The season turns. I wear a jacket for the first time in months, with a faint but definite sensation of relief. Strolling around in a shirt is fine—but where do you put things? In summer, I always have to carry a bag, not least because a good many shirt makers seem unacquainted with the concept of pockets. In any case: book, phone, notebook, memory sticks, black pen, red pen, pencil (rubber, pencil sharpener), tissues, sugar free sweets? What you need, my man, is a jacket.
We have had a week of uneasy, rather schizophrenic weather, some of it quite lively—though even the reported 70 m.p.h. around Avonmouth would likely seem a soothing breeze to the poor, battered Caribbean and southern United States. Yesterday, though, when I walked through the park, everything was so calm, bright, untroubled, so normal, that I experienced one of my apocalyptic moments. Unsurprisingly, these occur more often these days, given the last fifteen months or so and tend to consist of images of mayhem overlaying the scene in front of my eyes, the mown grass, trimmed flowerbeds, relaxed adults, playing children, gambolling dogs somehow provoking and evoking their opposite. That opposite is, of course, the ‘normal’ for a great many people: if not barrel bombs, snipers and nerve gas, then insufficient food, filthy water, inadequate shelter. And, always, the fear.
But in Bath, again, there are crowds of people at their ease, tourists from every part of the world as well as locals revelling in what may be one of the last really warm days of the year. We thread our way through, reach the bookshop, head directly home again.
I revisit George Orwell’s essay ‘Inside the Whale’, looking at his explanation of why the young British writers in the thirties had turned to Communism, one of which was ‘the softness and security of life in England itself’. ‘With all its injustices,’ Orwell went on, ‘England is still the land of habeas corpus, and the overwhelming majority of English people have no experience of violence or illegality.’ This is still true, of course, though Orwell would find the current state of the country rather more worrying than he did then, I suspect, even though his essay was published in March 1940. The ordeal of the Blitz was still to come yet, bad as that was, other countries—Poland, Japan, China, Yugoslavia, the Soviet Union and, of course, Germany itself—fared far worse.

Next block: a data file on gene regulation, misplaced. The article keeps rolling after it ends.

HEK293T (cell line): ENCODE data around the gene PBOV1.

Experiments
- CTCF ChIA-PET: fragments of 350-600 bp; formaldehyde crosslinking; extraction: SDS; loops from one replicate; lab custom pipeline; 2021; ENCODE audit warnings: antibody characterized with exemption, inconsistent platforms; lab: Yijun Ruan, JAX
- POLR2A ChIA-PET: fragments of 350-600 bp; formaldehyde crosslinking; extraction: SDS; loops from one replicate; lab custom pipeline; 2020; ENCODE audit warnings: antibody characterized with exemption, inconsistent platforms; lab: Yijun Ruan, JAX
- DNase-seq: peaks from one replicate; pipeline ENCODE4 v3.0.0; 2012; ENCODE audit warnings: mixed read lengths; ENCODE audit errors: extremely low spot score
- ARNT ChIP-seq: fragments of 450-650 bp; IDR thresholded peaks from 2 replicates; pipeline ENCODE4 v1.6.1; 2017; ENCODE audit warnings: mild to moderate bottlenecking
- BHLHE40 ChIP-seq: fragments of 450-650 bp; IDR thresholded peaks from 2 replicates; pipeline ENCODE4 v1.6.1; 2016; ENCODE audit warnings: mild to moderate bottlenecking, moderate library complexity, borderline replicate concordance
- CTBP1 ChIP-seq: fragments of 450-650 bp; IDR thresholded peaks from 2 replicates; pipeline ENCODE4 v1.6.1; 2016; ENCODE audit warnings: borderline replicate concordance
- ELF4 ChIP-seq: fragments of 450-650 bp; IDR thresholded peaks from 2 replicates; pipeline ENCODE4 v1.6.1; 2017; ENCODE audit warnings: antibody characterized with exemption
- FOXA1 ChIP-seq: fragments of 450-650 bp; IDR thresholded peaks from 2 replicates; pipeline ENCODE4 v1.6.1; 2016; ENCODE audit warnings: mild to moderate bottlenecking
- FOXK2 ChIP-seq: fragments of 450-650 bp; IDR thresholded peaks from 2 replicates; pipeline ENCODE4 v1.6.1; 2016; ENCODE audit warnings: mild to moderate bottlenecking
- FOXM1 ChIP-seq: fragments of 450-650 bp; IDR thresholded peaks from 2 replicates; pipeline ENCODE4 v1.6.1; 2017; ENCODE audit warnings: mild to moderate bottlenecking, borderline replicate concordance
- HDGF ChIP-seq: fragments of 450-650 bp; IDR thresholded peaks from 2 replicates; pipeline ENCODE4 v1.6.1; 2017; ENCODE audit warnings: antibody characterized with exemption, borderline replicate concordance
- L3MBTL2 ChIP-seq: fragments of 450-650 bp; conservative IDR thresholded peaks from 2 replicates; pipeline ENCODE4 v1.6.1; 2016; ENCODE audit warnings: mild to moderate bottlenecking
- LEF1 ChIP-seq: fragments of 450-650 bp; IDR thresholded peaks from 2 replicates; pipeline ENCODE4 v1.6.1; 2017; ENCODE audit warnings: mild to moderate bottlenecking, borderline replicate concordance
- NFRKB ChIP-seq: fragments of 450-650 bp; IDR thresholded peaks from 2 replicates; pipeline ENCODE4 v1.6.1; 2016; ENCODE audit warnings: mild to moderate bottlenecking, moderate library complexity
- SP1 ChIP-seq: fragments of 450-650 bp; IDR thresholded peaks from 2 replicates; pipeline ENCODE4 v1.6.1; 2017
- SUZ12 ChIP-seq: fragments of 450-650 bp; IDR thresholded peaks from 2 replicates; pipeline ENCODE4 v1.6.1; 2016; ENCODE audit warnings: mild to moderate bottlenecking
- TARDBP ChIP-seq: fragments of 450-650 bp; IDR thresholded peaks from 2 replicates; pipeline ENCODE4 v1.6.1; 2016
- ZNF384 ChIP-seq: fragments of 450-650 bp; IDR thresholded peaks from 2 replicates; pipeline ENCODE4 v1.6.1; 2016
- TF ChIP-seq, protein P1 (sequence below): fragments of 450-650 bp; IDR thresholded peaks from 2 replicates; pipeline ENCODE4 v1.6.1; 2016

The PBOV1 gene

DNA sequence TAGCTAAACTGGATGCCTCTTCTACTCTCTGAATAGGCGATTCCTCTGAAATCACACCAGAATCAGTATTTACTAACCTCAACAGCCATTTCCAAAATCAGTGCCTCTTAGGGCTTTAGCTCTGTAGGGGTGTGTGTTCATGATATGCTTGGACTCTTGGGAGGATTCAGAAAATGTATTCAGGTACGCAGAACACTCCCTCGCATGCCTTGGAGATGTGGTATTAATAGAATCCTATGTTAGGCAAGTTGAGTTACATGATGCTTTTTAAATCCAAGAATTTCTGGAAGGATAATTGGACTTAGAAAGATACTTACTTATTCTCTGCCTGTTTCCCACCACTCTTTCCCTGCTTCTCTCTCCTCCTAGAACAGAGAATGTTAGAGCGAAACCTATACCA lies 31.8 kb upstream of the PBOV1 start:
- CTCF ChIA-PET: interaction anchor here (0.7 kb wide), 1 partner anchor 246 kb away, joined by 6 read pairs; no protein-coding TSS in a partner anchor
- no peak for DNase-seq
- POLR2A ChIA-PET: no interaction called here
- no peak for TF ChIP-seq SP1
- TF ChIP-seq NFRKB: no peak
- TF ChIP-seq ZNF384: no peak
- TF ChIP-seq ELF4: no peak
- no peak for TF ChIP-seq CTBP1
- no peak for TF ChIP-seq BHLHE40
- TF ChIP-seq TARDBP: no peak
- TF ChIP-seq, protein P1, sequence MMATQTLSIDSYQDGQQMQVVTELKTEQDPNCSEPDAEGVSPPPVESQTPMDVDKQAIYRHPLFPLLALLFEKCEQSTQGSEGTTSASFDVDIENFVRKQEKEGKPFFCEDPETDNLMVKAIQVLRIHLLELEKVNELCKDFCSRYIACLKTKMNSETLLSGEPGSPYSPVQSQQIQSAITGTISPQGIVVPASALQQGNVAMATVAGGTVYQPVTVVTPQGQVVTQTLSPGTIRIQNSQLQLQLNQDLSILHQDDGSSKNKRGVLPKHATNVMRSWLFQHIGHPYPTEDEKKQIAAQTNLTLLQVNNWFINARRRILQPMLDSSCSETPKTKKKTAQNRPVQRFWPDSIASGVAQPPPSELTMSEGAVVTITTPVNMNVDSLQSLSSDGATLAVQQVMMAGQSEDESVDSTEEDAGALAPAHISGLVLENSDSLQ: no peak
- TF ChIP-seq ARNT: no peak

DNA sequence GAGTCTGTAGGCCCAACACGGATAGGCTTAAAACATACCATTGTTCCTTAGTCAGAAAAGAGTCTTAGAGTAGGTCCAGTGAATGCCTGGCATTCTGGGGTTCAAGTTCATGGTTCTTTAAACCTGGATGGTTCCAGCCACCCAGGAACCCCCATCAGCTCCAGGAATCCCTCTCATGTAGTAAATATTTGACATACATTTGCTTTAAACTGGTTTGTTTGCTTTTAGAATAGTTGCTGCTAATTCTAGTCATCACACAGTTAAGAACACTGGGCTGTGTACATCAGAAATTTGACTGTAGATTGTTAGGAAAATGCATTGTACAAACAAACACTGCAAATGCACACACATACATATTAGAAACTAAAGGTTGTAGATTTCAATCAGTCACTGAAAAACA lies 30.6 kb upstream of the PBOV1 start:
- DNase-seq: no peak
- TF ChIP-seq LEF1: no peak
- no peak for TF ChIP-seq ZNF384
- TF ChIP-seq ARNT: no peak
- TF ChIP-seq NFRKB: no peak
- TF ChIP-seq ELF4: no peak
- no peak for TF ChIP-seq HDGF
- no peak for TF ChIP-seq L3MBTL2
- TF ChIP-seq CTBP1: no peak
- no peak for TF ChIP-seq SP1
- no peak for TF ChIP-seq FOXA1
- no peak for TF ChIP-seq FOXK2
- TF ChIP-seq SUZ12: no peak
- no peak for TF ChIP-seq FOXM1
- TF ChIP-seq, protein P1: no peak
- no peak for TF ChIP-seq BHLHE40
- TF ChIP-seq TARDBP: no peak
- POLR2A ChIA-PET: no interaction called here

Yes, we have been lucky: but that luck has had its negative effects. One is an enduring fixation on the Second World War and a largely mythical version of our country’s role in it. This oddly skewed version of history, with its inflated view of our current relative importance in the world is constantly reinforced by the virulently anti-EU and anti-immigration sections of the press. Yet we also see, on an almost daily basis, a markedly tangential relation to reality displayed by some senior politicians, including cabinet ministers. Elsewhere, there seems a curious sense of paralysis and exhaustion, as if a period of extreme complexity and challenge were ended, rather than barely begun. Almost a century ago, John Maynard Keynes, in the aftermath of the First World War, wrote:
‘In this autumn of 1919, in which I write, we are at the dead season of our fortunes. The reaction from the exertions, the fears, and the sufferings of the past five years is at its height. Our power of feeling or caring beyond the immediate questions of our own material well-being is temporarily eclipsed. The greatest events outside our own direct experience and the most dreadful anticipations cannot move us.’
There are dreadful anticipations enough. But, as the saying goes, we must bet: we are in the game. Okay, not actually a saying: this is Pascal on the ‘wager’ of whether or not God exists. (The comments that ‘Reason cannot decide anything. There is an infinite chaos separating us’ seem worryingly topical.)
It is this we learn after so many failures,
The building of castles in sand, of queens in snow,
That we cannot make any corner in life or in life’s beauty,
That no river is a river which does not flow.
 George Orwell, ‘Inside the Whale’, in A Patriot After All: 1940-1941, edited by Peter Davison, revised and updated edition (London: Secker and Warburg, 2000), 103.
 John Maynard Keynes, The Economic Consequences of the Peace (London: Macmillan, 1919), 278.
 Blaise Pascal, Pensées and Other Writings, translated by Honor Levi (Oxford: Oxford University Press, 2008), 154; the English phrasing is more that of John Fowles, in The Aristos (London: Pan Books, 1968), 220.
 Louis MacNeice, ‘Autumn Journal’, in Collected Poems, edited by Peter McDonald (London: Faber, 2007), 102.